Fly High, Cal

16Mar08

While shopping for computer parts down on College Street a few months ago, I found myself desperately confused and turned around in search of a salesman. “Hey, Pete,” said the first one I saw. I briefly stared at him, pondering my sudden and inexplicable fame among College Street computer salesmen. “You don’t recognize me, do you?” he said after a moment. “It’s Cal.” My eyes fell upon his nametag. Cal, it read. Cal was in my high-school art class about 15 years ago, and I’d have recognized him in an instant, except for the fifty extra pounds, the beard, and the face tattoo.

I spent the rest of the conversation conspicuously pretending not to notice the face tattoo. In retrospect, I’d wish I’d played it cool and pretended like he’d always had it. “Oh, I should have recognized you immediately from the face tattoo,” I should have said. “But, hey — didn’t you get contact lenses? Looking good, man.”

Cal’s main distinguishing characteristic before the face tattoo — because once you get one of those, it pretty much automatically becomes your main distinguishing characteristic — was that he was the biggest fan of White Lion that I knew. I don’t mean to sell him short; in fact, Cal was probably the most talented student in that art class, for one thing. It’s just that for most people, “the biggest fan of White Lion that I know” would usually refer to some guy who heard their one hit power ballad, “When the Children Cry,” and didn’t mind it very much.

That said, I was listening to Saigon Kick around that time and in fact I still do like the band and think it really never got its due as a sort of east-coast, more metallic Jane’s Addiction, while most people barely remember it for its one hit power ballad, “Love Is On the Way,” if they remember it at all. Also, Enuff Z’Nuff had a minor hit with the ballad “Fly High Michelle,” but owes its current obscurity to its shockingly bad mismarketing as a hair-metal band when it was really a pretty decent power-pop band in the tradition of Cheap Trick and Badfinger. So, now I’m wondering if maybe there’s something about White Lion that I’ve been missing all this time. Maybe it’s worth a good listen, just to make sure.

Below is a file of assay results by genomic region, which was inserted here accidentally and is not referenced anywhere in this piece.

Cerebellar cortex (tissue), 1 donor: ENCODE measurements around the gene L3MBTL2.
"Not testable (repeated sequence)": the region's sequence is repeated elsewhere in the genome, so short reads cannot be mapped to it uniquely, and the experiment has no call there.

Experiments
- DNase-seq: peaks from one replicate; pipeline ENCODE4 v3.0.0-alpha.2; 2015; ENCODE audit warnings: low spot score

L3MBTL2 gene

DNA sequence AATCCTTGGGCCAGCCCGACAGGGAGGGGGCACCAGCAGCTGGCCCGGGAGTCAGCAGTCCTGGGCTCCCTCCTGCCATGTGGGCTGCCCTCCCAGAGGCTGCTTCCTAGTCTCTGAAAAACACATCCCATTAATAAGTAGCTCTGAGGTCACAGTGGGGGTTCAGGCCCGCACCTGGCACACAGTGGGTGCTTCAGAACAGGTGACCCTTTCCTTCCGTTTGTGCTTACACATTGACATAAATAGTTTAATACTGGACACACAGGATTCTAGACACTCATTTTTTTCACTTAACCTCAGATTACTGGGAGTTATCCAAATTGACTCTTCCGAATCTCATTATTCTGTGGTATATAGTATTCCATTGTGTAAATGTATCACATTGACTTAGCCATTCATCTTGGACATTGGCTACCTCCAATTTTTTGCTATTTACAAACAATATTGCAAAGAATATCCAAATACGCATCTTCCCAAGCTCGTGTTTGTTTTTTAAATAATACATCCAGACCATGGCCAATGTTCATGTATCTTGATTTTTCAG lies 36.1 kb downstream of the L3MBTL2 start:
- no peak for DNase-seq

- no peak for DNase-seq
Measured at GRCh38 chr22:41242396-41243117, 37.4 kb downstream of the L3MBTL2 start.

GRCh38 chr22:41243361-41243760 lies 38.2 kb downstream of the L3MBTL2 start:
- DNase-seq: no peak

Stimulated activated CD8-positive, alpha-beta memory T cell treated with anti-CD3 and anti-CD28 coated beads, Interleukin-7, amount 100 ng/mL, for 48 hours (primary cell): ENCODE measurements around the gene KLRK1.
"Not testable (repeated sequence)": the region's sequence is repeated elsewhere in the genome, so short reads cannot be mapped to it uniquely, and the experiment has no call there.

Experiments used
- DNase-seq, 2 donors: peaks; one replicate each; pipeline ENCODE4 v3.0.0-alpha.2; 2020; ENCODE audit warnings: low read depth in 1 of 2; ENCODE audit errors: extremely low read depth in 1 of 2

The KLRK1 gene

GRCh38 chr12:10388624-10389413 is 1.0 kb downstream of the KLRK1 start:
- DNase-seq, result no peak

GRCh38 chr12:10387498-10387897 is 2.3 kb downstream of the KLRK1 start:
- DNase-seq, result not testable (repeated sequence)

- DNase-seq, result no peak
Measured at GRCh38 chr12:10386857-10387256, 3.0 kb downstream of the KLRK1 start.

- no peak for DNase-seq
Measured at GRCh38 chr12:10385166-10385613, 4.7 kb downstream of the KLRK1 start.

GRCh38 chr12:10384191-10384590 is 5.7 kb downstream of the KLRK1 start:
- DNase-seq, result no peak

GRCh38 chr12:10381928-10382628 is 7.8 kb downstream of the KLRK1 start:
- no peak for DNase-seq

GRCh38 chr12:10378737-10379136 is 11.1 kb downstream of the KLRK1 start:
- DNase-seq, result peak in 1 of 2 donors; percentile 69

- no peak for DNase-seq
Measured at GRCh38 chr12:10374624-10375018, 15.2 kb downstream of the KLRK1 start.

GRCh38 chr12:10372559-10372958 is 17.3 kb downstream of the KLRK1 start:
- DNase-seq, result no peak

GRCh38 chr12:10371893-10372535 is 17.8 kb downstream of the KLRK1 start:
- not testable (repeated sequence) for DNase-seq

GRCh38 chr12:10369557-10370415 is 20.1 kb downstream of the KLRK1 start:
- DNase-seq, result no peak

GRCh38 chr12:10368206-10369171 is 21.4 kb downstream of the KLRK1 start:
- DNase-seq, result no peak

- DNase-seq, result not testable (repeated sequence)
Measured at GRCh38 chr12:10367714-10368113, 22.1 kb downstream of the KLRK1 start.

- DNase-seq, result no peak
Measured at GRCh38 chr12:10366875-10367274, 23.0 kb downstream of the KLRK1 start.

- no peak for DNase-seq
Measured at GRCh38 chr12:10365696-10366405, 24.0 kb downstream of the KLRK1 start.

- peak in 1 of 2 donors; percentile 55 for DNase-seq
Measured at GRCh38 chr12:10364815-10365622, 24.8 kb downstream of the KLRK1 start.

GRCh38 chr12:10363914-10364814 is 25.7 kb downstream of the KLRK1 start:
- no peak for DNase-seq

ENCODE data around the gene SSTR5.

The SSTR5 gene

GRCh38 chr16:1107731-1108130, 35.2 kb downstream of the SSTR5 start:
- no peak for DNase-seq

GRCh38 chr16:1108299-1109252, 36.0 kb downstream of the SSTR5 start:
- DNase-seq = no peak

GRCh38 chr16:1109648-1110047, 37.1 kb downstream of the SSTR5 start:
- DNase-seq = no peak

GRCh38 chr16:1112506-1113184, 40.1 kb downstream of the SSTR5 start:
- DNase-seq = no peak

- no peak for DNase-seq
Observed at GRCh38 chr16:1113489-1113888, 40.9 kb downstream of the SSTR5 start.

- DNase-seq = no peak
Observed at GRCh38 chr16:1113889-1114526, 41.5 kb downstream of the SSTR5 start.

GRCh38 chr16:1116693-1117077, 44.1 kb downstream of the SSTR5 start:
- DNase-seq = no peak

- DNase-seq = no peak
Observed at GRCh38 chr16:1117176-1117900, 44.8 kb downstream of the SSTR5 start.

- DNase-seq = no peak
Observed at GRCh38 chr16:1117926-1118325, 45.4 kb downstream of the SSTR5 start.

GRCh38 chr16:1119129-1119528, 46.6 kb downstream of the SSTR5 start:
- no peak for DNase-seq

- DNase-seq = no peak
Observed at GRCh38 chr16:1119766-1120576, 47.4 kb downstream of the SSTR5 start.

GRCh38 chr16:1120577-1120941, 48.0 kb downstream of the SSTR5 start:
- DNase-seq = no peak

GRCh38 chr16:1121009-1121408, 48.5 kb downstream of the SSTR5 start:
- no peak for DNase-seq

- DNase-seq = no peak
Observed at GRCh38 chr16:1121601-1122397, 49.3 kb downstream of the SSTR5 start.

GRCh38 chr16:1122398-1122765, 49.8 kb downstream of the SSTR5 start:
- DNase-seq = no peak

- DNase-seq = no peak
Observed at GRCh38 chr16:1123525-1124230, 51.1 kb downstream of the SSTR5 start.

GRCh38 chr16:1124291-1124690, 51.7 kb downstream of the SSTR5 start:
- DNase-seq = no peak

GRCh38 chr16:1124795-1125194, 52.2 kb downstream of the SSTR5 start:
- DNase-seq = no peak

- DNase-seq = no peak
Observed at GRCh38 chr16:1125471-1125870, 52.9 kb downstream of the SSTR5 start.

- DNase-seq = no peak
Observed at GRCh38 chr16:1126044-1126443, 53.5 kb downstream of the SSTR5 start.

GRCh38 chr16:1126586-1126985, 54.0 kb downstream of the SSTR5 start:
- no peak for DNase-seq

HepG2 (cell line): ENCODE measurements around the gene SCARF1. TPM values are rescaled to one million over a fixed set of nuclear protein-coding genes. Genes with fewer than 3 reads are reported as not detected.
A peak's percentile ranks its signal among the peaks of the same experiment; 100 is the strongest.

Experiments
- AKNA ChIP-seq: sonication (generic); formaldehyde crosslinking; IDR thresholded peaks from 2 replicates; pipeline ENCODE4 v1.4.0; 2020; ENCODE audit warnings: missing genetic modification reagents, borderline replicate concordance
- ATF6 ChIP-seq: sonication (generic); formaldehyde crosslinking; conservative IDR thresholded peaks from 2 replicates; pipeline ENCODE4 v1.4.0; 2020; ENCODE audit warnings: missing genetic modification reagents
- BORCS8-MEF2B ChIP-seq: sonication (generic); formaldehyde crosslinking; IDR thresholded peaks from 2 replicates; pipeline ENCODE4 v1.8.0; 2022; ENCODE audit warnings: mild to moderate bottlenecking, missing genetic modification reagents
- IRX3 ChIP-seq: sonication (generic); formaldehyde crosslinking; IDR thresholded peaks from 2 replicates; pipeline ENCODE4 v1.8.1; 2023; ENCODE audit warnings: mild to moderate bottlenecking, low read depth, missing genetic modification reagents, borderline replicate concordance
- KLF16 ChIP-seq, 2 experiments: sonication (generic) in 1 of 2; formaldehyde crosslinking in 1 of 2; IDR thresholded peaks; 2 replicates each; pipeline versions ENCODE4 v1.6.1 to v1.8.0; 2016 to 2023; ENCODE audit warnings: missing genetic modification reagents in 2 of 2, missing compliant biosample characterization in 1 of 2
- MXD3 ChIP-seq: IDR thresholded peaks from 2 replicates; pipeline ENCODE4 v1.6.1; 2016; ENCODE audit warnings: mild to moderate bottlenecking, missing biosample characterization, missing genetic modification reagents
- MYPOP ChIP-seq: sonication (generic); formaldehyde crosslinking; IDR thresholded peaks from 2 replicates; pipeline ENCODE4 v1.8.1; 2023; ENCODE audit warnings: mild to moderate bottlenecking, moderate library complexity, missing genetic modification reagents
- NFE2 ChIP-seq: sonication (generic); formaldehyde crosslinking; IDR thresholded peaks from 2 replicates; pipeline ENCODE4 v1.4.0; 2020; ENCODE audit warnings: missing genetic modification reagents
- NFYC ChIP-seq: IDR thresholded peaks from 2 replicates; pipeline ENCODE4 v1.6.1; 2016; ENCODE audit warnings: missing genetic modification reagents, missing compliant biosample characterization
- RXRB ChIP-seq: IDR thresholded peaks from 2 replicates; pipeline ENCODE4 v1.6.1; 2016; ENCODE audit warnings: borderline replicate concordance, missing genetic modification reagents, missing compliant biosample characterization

After all, the dustbin of pop music’s history is full of bands who got unfairly pigeonholed when they scored a big hit with a power ballad, but who actually rocked pretty hard once you bought the album. Hitting big with a power ballad seems like a mixed blessing: It’s nice to hang that gold record on your wall, but is it worth being written off as a bunch of sissies by real rock fans and will the sissies who buy your album only to be alarmed by the rock surrounding the token mushy track buy your next album? Evidently the tactic was worth it, at least in the short term, because a lot of bands undertook to record the perfect power ballad. Maybe the power ballad was meant as a deliberate artistic statement, but just as likely it was a cynical attempt to score a hit on the part of the band or on the part of record company execs looking to hear something that sounded like a single. It was essentially dishonest, but it worked, which is why so many bands did it and got unfairly pigeonholed as rocking less hard than they did. In fact, there are bands chiefly notable for being entirely misrepresented by their power ballads; arguably, Extreme is at least as well known for how unrepresentative its biggest hit, “More Than Words,” is of its oeuvre than it is for the song itself.